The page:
Cross-site Scripting (XSS)

Affecting angular package, versions <1.6.7

medium severity


angular is an HTML enhanced for web apps.

Affected versions of the package are vulnerable to Cross-site Scripting (XSS) via ideographic space chararcters in URIs.

Browsers mutate attributes values such as &#12288;javascript:alert(1) when they are written to the DOM via innerHTML in various vendor specific ways. In Chrome (<62), this mutation removed the preceding "whitespace" resulting in a value that could end up being executed as JavaScript.

Here is an example of what could happen:

// Code goes here
var h1 = document.querySelector('h1');
h1.innerHTML = '<a href="&#x3000;javascript:alert(1)">CLICKME</a>';
var innerHTML = h1.innerHTML;
h1.innerHTML = innerHTML;

The sanitizer contains a bit of code that triggers this mutation on an inert piece of DOM, before angular sanitizes it.

Note: Chrome 62 does not appear to mutate this particular string any more, instead it just leaves the "whitespace" in place. This probably means that Chrome 62 is no longer vulnerable to this specific attack vector.


Cross-Site Scripting (XSS) attacks occur when an attacker tricks a user’s browser to execute malicious JavaScript code in the context of a victim’s domain. Such scripts can steal the user’s session cookies for the domain, scrape or modify its content, and perform or modify actions on the user’s behalf, actions typically blocked by the browser’s Same Origin Policy.

These attacks are possible by escaping the context of the web application and injecting malicious scripts in an otherwise trusted website. These scripts can introduce additional attributes (say, a "new" option in a dropdown list or a new link to a malicious site) and can potentially execute code on the clients side, unbeknown to the victim. This occurs when characters like < > " ' are not escaped properly.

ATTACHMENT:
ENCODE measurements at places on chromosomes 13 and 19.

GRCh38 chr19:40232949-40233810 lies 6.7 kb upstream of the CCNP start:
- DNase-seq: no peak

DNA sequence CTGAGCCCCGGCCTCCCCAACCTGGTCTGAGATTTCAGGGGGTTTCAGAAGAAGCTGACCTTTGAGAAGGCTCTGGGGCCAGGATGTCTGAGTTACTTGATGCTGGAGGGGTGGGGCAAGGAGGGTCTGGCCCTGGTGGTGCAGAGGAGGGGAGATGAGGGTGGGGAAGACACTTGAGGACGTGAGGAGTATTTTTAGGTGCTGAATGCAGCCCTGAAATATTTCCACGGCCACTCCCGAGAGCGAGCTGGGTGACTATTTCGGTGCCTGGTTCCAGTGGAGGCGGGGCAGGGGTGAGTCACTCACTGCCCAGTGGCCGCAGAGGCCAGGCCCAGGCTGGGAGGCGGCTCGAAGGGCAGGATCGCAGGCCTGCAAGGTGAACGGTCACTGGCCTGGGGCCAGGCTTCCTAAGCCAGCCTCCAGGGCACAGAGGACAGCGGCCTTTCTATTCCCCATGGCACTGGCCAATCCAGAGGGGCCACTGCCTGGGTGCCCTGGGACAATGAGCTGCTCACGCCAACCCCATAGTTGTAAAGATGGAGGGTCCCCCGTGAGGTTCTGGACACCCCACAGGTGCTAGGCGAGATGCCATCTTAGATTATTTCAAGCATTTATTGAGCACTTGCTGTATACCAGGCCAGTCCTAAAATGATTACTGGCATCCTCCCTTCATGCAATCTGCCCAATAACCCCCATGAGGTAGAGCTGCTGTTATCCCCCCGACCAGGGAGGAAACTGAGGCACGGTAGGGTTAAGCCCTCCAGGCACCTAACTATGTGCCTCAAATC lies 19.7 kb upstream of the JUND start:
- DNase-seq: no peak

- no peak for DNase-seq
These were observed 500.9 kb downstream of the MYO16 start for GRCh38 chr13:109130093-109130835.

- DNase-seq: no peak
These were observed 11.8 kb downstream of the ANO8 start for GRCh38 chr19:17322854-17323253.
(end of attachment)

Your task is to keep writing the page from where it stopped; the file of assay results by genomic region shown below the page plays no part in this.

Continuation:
There are a few types of XSS:

  • Persistent XSS is an attack in which the malicious code persists into the web app’s database.
  • Reflected XSS is an which the website echoes back a portion of the request. The attacker needs to trick the user into clicking a malicious link (for instance through a phishing email or malicious JS on another page), which triggers the XSS attack.
  • DOM-based XSS is an that occurs purely in the browser when client-side JavaScript echoes back a portion of the URL onto the page. DOM-Based XSS is notoriously hard to detect, as the server never gets a chance to see the attack taking place.


Upgrade angular to version 1.6.7 or higher.


Do your applications use this vulnerable package?

Snyk ID
17 Oct, 2017
25 Dec, 2017